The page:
Recurrent Flooding

See allHide authors and affiliations

Science  14 Mar 2003:
Vol. 299, Issue 5613, pp. 1627
DOI: 10.1126/science.299.5613.1627a

When an ice dam broke during the last deglaciation, torrential floodwaters from Glacial Lake Missoula, which was located in western Montana, surged across eastern Washington, creating the now famous “channeled scabland.” Similar features have since been found near the former margins of receding glaciers throughout the Northern Hemisphere, and such flooding is recognized as a common, albeit extreme, process.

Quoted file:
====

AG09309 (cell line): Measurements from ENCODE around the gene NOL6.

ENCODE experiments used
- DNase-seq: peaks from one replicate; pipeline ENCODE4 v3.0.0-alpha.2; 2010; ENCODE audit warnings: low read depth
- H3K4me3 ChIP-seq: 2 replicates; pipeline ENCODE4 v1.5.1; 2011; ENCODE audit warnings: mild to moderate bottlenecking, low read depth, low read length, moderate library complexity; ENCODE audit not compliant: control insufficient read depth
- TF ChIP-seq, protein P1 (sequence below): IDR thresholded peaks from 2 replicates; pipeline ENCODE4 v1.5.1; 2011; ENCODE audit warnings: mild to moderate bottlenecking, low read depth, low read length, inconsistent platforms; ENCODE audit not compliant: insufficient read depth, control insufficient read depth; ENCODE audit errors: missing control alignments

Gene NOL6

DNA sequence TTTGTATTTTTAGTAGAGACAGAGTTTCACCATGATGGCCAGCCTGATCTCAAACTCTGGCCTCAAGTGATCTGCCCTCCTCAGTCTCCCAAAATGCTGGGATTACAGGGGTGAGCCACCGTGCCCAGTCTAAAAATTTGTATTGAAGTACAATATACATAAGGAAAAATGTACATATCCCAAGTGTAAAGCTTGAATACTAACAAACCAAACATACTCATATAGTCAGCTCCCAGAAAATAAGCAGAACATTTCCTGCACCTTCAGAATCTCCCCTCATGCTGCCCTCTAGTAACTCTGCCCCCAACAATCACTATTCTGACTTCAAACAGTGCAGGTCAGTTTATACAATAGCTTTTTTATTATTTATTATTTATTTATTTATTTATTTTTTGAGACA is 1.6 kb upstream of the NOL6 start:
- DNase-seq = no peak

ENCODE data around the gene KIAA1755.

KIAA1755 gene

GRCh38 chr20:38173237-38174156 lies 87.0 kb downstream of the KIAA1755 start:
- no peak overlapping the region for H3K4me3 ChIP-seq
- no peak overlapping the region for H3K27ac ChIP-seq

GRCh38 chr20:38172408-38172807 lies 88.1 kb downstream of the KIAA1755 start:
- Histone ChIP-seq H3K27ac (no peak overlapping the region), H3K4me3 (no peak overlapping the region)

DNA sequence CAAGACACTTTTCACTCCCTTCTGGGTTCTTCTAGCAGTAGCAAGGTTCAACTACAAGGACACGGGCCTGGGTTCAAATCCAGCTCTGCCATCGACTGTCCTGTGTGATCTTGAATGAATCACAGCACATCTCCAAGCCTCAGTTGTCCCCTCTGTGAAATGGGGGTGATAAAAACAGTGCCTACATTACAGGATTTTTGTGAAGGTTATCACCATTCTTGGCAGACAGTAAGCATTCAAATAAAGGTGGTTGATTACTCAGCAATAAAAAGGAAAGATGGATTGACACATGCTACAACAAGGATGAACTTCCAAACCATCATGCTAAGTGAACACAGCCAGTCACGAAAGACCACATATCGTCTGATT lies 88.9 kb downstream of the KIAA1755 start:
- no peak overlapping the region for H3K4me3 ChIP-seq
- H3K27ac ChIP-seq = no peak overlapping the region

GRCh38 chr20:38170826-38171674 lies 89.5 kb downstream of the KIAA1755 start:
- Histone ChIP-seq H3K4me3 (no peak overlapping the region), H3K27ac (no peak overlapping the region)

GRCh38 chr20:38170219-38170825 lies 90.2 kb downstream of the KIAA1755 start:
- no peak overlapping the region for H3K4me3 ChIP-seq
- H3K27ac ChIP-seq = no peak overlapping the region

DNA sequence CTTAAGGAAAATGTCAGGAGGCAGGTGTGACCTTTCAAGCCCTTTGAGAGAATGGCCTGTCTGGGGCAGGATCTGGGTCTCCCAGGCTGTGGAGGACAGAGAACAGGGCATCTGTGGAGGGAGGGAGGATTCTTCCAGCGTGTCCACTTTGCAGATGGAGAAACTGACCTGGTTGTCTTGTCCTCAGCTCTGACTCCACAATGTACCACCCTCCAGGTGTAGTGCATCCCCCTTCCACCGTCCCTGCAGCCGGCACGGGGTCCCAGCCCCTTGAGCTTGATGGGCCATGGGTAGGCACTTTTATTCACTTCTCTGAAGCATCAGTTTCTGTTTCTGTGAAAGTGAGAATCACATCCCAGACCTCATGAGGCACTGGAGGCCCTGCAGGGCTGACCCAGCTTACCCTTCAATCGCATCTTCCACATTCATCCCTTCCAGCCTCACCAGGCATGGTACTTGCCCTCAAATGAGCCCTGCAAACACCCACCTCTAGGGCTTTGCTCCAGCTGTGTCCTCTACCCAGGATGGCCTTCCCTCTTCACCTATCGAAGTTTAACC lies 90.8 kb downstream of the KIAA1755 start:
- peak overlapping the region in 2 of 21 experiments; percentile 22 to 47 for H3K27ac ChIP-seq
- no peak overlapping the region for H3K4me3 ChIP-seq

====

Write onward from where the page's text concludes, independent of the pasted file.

Whether the ice dam confining Lake Missoula was breached repeatedly has been debated, in part because the transitions between the layered floodwater deposits are subtle and hence it is not clear whether they represent scores of distinct events or the rhythmic sedimentation of just a few long-lived outflows. Clague et al. used paleomagnetic measurements and the demarcation of two volcanic horizons derived from Mount St. Helens preserved in the flood sediments to resolve this question. Their data imply that perhaps as many as 40 voluminous floods inundated the region over several thousand years. — BH

Geology31, 247 (2003).

Stay Connected to Science


Navigate This Article